I have also noted that I must have experienced some personal growth in that I am not anxious about the gardens at this school appearing unkempt. I know I have worked hard. After all, my focus is on the students and teaching. I was able to get all of the classrooms in this pre-K to fifth grade elementary school out to plant. That is quite an accomplishment!  Had I not done that, would the gardens be in better shape? Mostly likely, yes! Would I feel as accomplished? Most likely, no!  More than a few times this spring I have reiterated to people that I am an educator first, and a gardener second. The gardens are the vehicle in which my lessons ride.  Does this mean that the school gardens are not important? No. Does this mean the school gardens might look messy from time to time? A most certain, yes!

I am hoping that someone will show up tonight to help my husband and I in the school gardens. But, since no one has signed the volunteer sheet, I also have my doubts. We will continue to work, side by side, as we’ve done in the past, at home and at school, to fulfill commitments to both ourselves and the community in which we live.

 

This post was written and shared for the Slice of Life Tuesday blog forum hosted by TwoWritingTeachers.org. Thanks for the wonderful sense of community this group provides!

6 Thoughts

  1. I think all gardens should look a bit messy and unkempt from time to time, like nature. You should congratulate yourself on getting all those students into the garden – quite an achievement. I expect for some that will have been their first experience of gardening? And even if they don’t repeat it for many years it will stay with them and they will be able to draw on it later.

    Liked by 2 people

    1. Thanks so much! I am focusing on that very thing. It was a priority for me to get all the students planting and from what I’ve heard (and overheard) they really enjoyed it! You are correct in that some of them have never been in a garden or put a plant in the ground before. I want them all to flourish over the summer so that when the students come back they can point to the very plant they put in the garden with pride! Thanks for your support!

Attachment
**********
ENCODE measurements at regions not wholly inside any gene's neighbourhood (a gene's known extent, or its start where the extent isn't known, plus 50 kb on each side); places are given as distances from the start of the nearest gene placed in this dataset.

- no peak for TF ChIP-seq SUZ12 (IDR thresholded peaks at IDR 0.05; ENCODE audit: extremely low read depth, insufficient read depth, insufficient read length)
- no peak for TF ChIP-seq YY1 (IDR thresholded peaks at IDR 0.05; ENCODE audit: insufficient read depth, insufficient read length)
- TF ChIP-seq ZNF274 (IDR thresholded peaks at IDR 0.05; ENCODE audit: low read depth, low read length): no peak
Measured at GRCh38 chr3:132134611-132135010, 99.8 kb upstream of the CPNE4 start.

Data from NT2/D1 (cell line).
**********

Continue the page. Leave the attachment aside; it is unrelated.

Liked by 1 person

  2. It is now Wednesday and I am wondering if you had helpers. I understand your frustrations and the balance you are working towards. I tried that when I was teaching – to maintain and inside garden with students but the balance was hard. I was also in the community that did not value the garden and what it can teach us. I hope you get volunteers – it sounds like a project that I would love to help with. Good Luck!

    Liked by 2 people

    1. Thanks for your interest, Joanne. I did not have help from the business or school. But, my husband came to help and the former principal of the elementary school where I had my original garden club came to help All three of us were there 2 hours. I was happy to have their help but also hope others decide to join in. The gardens are extensive. My husband estimates that it will take about 10 hours of work a week to maintain them this summer. Too bad we don’t live closer – sounds like we’d hit it off!

      Liked by 1 person